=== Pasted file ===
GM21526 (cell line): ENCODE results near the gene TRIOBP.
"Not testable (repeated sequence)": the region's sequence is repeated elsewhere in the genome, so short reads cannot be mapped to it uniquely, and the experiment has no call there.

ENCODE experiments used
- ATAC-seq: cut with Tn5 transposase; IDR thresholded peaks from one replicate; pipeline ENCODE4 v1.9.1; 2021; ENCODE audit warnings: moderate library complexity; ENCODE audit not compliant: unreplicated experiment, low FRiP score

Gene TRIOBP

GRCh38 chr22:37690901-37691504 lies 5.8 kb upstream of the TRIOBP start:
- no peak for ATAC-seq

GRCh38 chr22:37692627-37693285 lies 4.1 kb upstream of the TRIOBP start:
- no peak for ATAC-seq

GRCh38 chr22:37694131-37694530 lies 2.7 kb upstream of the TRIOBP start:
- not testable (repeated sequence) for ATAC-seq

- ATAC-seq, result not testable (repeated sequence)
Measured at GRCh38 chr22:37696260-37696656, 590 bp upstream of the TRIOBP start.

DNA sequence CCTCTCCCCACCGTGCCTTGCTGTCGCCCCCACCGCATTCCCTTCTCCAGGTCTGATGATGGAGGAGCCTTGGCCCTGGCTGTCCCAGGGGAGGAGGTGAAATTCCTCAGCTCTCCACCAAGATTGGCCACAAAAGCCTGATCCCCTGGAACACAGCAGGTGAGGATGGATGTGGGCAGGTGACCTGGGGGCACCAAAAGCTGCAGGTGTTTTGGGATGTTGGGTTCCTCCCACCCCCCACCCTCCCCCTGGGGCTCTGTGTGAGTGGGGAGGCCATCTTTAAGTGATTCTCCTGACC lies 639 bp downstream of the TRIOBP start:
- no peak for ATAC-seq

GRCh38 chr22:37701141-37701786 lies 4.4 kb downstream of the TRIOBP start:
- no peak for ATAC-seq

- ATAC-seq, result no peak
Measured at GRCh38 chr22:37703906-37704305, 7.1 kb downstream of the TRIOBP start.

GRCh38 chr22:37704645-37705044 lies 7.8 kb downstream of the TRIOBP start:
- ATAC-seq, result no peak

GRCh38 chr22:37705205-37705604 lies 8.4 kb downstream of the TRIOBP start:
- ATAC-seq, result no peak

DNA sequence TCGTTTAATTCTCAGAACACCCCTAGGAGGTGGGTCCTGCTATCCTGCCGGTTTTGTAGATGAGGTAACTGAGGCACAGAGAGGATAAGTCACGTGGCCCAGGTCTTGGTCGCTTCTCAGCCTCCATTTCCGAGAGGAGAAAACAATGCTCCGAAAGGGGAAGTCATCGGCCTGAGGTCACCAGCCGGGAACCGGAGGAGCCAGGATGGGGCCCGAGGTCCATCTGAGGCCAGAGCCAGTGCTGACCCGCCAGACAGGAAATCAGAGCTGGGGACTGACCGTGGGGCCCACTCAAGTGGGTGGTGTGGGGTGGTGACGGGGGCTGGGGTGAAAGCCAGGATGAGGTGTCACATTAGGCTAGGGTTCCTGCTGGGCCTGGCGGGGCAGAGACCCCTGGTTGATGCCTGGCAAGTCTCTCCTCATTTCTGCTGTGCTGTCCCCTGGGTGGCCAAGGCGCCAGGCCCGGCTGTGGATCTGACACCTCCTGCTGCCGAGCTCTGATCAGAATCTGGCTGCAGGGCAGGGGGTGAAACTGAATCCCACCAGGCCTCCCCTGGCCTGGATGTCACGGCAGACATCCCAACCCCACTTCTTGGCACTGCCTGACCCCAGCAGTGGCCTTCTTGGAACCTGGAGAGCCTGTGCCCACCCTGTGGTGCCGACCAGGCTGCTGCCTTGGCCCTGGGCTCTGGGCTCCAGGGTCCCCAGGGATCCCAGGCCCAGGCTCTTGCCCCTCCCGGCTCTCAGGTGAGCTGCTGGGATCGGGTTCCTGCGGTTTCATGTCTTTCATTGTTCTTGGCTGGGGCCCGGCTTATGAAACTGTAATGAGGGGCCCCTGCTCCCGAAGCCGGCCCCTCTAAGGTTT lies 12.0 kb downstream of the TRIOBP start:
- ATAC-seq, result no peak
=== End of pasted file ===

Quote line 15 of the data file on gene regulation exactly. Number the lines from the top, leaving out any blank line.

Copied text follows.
- no peak for ATAC-seq